How many people are seeing my Instagram content? The simplest first question everyone asks and answers. We know traffic is a good thing for business and the follower number is the cool currency that brings in new clients, when done right. But its always just a feeling. To get more empirical insights, we’ve asked photographers who are using Instagram to showcase their works, if they really are getting gigs. And, if so, how much time do they spend on Instagram, and how many followers did they have when they scored their first job there.
What you need to consider reading this post:
- 520 photographers participated in our study. They use Instagram for work and roughly 99% of them signed up to our service Cherrydeck.
- Some of them forwarded the study to other photographers.
- The study was conducted between March 15th- 27th, 2018 which means the results might be different in the future.
- We only asked photographers about organic traffic, not traffic from advertisement.
Before we began our actual survey, we asked the photographers to tell us who they are. We found that 81.8% of them are professionals while 18.2% are amateur or hobby photographers.
To save your time, here are the results to the initial question: “Did you ever get a client through your work on Instagram?”
From our survey, we found that 38.2% of the photographers have gotten at least one client form their Instagram activities. Pretty good we think! On the other hand, 52.7% of photographers say they never got a job directly through Instagram, while 9.1% are not sure if they ever had a successful conversion.
We then drilled deeper and asked those photographers who were able to get a job, if having a high number of followers came into play. The result was indeed very surprising. The average numbers of followers photographers had when they got their first customer are not as high as we anticipated. Three-quarters of the photographers were able to get their first job through Instagram when their number of followers were under 2,000. In fact, 53.8% were able to convert a follower into a client when they had less than 1,000 followers. This finding is significant as it is contrary to the popular belief that only high profile accounts are able to “make it” on Instagram. Nevertheless, this is not to say that followers don’t matter. Quite the opposite – they do. The study just indicates that you don’t need a huge number of followers to start getting tangible leads on Instagram.
According to our study, 20.6% – or one out of five photographers (53.8% of 38.2% of all in the set) – were able to get their first Instagram job when they had less than 1,000 followers. So, hypothetically speaking, in order for you to have a 100% chance of getting your first job, you should then have just short of 5,000 followers (20.6% of 1000).
Assuming that you are already producing killer content and a handful number of Facebook friends you can already reach out to, this doesn’t sound too far-fetched, right?
And here is when it gets even better. The more followers you have the easier for you to get new followers. We call this “drag”.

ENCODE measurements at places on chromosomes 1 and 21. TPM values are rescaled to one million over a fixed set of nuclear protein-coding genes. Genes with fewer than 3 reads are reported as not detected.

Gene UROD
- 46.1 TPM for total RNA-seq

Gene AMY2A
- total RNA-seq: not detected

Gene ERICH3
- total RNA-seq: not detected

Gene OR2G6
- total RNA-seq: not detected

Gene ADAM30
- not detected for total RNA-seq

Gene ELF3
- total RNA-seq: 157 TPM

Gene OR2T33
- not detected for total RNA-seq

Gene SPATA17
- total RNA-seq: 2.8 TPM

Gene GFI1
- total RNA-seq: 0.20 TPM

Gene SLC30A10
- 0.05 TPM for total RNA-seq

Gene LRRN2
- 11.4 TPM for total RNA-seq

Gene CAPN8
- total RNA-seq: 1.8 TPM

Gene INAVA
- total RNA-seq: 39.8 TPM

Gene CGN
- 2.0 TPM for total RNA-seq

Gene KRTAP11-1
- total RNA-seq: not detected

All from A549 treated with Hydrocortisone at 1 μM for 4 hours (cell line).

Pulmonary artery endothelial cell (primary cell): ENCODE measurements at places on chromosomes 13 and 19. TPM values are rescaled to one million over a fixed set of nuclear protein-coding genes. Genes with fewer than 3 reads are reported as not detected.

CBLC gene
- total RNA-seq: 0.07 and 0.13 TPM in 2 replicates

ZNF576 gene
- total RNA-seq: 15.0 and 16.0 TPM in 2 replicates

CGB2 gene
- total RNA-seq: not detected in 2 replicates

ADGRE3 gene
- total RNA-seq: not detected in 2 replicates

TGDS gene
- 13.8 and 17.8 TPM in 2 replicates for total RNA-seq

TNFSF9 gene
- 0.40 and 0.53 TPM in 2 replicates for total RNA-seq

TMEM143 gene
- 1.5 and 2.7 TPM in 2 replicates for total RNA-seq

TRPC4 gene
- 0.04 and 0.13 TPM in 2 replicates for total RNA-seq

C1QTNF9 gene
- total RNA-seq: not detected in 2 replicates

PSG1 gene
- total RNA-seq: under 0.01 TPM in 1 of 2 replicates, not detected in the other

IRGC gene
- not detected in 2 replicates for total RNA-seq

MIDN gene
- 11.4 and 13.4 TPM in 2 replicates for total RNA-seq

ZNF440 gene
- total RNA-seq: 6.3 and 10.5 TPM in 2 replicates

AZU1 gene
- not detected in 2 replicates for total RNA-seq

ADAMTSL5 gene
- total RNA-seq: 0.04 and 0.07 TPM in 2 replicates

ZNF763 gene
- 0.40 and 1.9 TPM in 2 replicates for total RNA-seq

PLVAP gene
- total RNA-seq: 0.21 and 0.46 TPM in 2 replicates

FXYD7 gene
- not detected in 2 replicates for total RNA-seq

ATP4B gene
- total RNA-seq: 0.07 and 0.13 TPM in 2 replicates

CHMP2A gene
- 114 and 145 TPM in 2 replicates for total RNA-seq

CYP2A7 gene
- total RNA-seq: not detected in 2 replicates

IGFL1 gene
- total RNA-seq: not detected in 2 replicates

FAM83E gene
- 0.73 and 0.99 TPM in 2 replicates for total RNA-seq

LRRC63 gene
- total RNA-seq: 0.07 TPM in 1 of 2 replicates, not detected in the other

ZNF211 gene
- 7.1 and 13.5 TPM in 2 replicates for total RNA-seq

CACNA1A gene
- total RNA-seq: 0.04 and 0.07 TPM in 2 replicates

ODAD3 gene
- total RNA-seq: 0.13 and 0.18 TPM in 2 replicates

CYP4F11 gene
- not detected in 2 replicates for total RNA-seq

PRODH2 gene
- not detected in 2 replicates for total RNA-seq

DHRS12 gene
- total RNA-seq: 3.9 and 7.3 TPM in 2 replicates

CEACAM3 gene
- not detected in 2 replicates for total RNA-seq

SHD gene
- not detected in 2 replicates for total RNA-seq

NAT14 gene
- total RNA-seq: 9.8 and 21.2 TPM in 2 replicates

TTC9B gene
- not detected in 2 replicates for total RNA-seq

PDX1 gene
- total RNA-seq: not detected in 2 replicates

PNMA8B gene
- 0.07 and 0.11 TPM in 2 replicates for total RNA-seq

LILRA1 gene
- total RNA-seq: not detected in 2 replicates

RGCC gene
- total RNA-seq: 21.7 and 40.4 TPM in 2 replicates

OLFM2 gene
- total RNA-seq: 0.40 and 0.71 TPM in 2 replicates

“Drag” may be the reason many people say the amount of followers doesn’t correlate with the quality of work. We agree to some extent. Nevertheless, what’s still true is that number of followers give you the ability to “drag” more new followers to your account. Both, real ones and bots. But if you are hoping to be doing business with real people, we recommend getting rid of the fake followers. Not only that there’s no point of showing your work to a machine, bots are likely to attract more bots, decrease your engagement rate and eventually, they will harm your account as Instagram is always trying to kill bots.
The most important part of this number game (and probably the hardest if you don’t have a lot of cash to burn through ads) is gaining real followers authentically. But how? We have summed up some relevant and battle proven tips for you here.
Successful photographers average time spent on Instagram
Now that we know photographers don’t need gazillions of followers to get a new customer, we asked how much time do they spend on average on Instagram. Even more, we asked, how much they are engaging (interacting with other accounts).
In our study, 40.0% of all participants said they spend 15 minutes or less on engagement on Instagram per day. Of the not successful ones (the ones who never scored a job), 46.4% put in less than 15 minutes per day – less than average. The successful ones, however, put in slightly more time. 35.1% engage 15-30 minutes per day. But, and this is somewhat twisted: 53.6% of the UNsuccessful users put in MORE time than the successful ones. We assume that this is a matter of either content of focus, but we can’t assess this.
Although we were able to quantify from our study, we are far away from being able to draw the causality between time spent on Instagram and gaining meaningful client leads. This is because it is beyond the scope of this survey to understand how these photographers engage on Instagram. But we will try to discover it along the way. Make sure to subscribe to our newsletter to get notified! What we have now already for you is, nevertheless, a compiled list of suggestions on how to engagement efficiently. Again, read here.
Based on the size and scope of our survey, you may already know that big generalisation is not the goal here. Rather, this study is our attempt to take a more empirical route to have a clearer picture of how the number of followers plays out when it comes to getting a job on the Gram. And we think that the results are really interesting and somewhat not like we would have expected. We would like to send a big thank you to all the photographers who participated in the survey and shared their insights with us. Let us know what do you think about the results in the comments. We are keen to know about it!